Friday, August 6, 2010

The Best of Matt's Florida Beer Haul!

As promised, here are some of my favorites from my Florida beer haul! I decided to whittle things down to the very best (and one notable dud) just to keep things interesting - after all, my total new brews added to my tally was 27 - and that would be one hell of a big post. Huge, even. And while almost everything I tried was good, only a few could be described as remarkably good. For example, I think I ended up trying 6 different IPAs (the US is nuts for IPAs right now), and though each brew was tasty and enjoyable, there wasn't a great deal of difference between them, at least not enough to warrant a massive review and write up for each.

With this in mind, I give you: the Great Florida Beer Haul Round-Up!

Beer: Terrapin Hopsecutioner
Brewery: Terrapin Beer Co. (Athens, GA)
Type: IPA
ABV: 7.3%

I selected this one among the many IPAs because, quite simply, the label is AWESOME. I mean look at it: it's Donatello brandishing a torturous instrument, executing beer hops with a guillotine. How cool is that? Even the lettering is Ninja Turtle Green, which will ideally be the colour of my next house. I also went with this IPA because it's fairly local to Florida, hailing from northern Georgia. It wasn't the best IPA on the trip - that distinction went with Jai Alai's White Oak Barrel - but this was the best I could easily find in shops.

Poured amber-copper, slightly opaque, leaving a thin head. Good lacing and retention.

The nose is typical American IPA - woodsy, with leafy, resin-flavored hops competing with citrussy notes, namely grapefruit and lemon. Binding the whole thing together is a sweet, bready malt character.

Goes down well. The hops aren't too potent, but provide a nice, balanced flavor. Earth meets citrus. With the hop content not so pronounced, the malty, caramel sweetness is given a chance to shine. For big hop-heads, this brew might seem a bit tame, but I found it to be quite flavorful and easy to drink. Cracking through a 6-pack of this would be a pleasure, not a challenge.

Hopsecutioner is by no means a unique IPA, but it's a good'un, and worth picking up if you come across it. I mean, how amazing would it be to show up at a party with a 6-pack of Ninja Turtle beer? (Grade: B+)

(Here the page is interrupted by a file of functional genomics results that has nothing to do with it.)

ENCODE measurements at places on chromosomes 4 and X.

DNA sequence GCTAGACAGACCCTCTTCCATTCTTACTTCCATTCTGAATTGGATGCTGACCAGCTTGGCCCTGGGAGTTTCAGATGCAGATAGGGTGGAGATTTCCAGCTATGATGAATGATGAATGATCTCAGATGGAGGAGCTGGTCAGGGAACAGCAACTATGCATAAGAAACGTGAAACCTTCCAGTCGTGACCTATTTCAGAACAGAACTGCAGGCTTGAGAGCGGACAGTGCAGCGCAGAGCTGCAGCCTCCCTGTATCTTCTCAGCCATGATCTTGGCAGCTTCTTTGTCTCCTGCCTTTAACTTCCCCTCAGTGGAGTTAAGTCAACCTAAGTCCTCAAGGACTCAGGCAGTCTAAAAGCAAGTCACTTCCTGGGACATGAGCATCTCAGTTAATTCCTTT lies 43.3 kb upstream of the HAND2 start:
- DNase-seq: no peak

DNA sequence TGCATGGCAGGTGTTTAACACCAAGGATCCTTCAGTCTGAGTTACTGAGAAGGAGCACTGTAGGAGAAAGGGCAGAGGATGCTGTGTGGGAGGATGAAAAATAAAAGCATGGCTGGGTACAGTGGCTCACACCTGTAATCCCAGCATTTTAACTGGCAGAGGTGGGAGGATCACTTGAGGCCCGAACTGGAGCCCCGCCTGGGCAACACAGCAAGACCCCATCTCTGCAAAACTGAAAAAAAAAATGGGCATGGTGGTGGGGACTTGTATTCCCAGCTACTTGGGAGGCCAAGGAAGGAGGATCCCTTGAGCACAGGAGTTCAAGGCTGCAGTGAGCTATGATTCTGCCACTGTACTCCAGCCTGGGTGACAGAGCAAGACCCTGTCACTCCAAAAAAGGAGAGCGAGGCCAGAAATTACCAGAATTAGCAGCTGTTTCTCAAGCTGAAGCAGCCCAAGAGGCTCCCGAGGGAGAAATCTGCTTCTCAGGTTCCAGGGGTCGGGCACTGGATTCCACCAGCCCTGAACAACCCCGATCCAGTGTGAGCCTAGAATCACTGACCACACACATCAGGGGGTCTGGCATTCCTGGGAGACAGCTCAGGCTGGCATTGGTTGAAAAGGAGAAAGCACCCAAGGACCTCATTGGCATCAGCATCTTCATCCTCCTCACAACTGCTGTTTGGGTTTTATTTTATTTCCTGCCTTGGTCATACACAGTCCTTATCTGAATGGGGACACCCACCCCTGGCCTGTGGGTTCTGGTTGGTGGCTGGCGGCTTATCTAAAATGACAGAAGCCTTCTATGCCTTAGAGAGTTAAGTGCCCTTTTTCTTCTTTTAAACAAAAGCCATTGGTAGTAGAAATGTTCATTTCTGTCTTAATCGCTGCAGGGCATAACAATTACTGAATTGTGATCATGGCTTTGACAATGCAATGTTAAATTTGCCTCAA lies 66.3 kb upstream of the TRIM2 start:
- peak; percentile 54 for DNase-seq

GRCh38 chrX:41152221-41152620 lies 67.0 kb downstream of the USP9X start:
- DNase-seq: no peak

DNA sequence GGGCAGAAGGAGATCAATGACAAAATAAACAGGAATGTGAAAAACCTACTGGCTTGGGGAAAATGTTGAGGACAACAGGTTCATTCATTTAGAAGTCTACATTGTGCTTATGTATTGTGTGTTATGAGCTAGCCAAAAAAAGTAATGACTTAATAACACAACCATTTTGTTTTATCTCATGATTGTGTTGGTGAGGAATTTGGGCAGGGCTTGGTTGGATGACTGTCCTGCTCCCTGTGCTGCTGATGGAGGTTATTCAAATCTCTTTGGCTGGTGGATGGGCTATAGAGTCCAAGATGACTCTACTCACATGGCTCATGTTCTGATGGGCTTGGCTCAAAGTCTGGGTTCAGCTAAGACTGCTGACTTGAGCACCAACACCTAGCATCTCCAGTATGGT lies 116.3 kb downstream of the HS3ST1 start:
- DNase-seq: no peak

Beer: Ommegang Abbey Ale
Brewery: Brewery Ommegang (Cooperstown, NY)
Type: Belgian Dubbel
ABV: 8.5%

A fantastic number from a brewery based in Cooperstown, NY, the Mecca of baseball fans everywhere. Ommegang specializes in replicating the traditional Belgian style of brewing - abbey ales, dubbels, tripels, Belgian pale and dark ales - and does it incredibly well. A New York version of Quebec's Unibroue, if you will. The kind of brewery I would return to again and again, based on this one brew alone. Of course, thanks to the LCBO and Ontario's oppressive liquor import rules, it's easier to find Ommegang in Florida than it is in New York's Canadian neighbour.


Poured into a wine glass from a tall, 750mL corked bottle. Just like a Chimay. A tawny red brew, slightly opaque, ruby when held to the light. Thick, spritzy head that displays some fine lacing and retention. Looks like your classic dubbel.

Nose is comprised of bread, dark fruit (cherry, plums, black currant, pear) malt, brown sugar, and yeast notes.

A delicious, stand-up dubbel, among the world's very best. Boasts an incredible flavour, wonderful to sip. Similar tasting notes as in the nose and they work together brilliantly. Because it was such a big bottle and I had such a small wine glass, I decided to leave the bottle on the counter and compare how Abbey Ale tasted at different temperatures. Sure enough, this was textbook example of a brew whose flavor opens up tremendously with a bit of warmth - the taste just got better with every sip. First rate stuff.

Tart, aggressive carbonation, which helps the flavor notes really pop. Medium-bodied.

Certainly, one of the finest dubbels produced on this side of the Atlantic. I'll definitely be back for more of this, which might necessitate a trip to New York State. Well done Ommegang! (Grade A+)

Beer: Stone Imperial Russian Stout
Brewery: Stone Brewing (Escondito, CA)
Type: Russian Imperial Stout
ABV: 10.5%

One of the few bottles to make it home, I was able to sample this one in a proper glass. I would have drank it there, but at 750mL, it would have been a struggle to get through in one evening, especially after a hot day standing in line at Walt Disney World. Best to savor this one at home.

Stone is a giant among American craft brews; their massive slate of popular offerings are available in many areas of the United States and sometimes creep into BC. Aside from producing some quality brews, they feature some great beer names too; my personal favorite: "Arrogant Bastard Ale".

After letting the brew warm up a bit, I poured it into my favorite glass, a Duvel goblet. As an aside, I truly love the Soviet Cossack Gargoyle imagery. An inky black hue, hard to detect any other colour but black here. Leaves an inch-high mocha head, leaving some flecks of lacing. Survives well as a ring, with a few islands drifting about.

Nose is roasted dark coffee, cream, very dark chocolate (75% cocoa at least!), dark fruit. Rich and inviting.

Tastes like a terrific stout, wonderful to sip over the course of an evening. Brought to a proper temperature, this RIS achieves a wonderful balance of chocolate, toasted malt and caramel, finishing with a slightly bitter taste accentuated with warming alcohol. First rate. Almost syrupy, the mouthfeel of this viscous brew is greatly aided by its light, but ever present carbonation. Oily and velvety, with a slight warming alcohol burn that affects the back of the tongue. A terrific RIS, one of the best I've had the pleasure to enjoy. Surprisingly drinkable - the ABV is high, yes, but such a meaty stout is worthy of slow savouring.